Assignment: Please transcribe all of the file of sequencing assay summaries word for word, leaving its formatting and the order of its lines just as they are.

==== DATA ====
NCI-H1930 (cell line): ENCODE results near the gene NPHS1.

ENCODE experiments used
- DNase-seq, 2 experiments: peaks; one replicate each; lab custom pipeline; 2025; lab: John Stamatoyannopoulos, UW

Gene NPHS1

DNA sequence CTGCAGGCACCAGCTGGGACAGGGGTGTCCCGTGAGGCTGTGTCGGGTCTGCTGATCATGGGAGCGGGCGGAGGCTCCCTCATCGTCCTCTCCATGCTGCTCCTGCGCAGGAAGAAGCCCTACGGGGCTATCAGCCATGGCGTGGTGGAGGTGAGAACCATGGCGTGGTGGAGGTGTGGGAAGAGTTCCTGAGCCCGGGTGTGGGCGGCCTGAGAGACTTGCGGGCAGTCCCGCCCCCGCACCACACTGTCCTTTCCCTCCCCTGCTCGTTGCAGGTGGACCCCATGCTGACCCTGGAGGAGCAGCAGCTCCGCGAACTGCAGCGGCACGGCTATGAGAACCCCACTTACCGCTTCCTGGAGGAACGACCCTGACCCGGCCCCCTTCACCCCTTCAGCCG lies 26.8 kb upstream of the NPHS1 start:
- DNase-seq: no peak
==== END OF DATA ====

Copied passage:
NCI-H1930 (cell line): ENCODE results near the gene NPHS1.

ENCODE experiments used
- DNase-seq, 2 experiments: peaks; one replicate each; lab custom pipeline; 2025; lab: John Stamatoyannopoulos, UW

Gene NPHS1

DNA sequence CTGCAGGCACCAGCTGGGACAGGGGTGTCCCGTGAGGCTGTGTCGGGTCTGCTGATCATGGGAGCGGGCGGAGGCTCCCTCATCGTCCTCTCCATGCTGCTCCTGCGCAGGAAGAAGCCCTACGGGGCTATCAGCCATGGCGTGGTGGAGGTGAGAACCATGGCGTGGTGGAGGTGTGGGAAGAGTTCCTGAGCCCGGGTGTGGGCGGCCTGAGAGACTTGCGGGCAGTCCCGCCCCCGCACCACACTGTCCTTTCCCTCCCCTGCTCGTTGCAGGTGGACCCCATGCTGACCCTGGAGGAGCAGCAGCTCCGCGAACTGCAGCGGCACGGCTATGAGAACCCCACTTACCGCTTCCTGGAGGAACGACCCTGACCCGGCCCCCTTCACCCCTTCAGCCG lies 26.8 kb upstream of the NPHS1 start:
- DNase-seq: no peak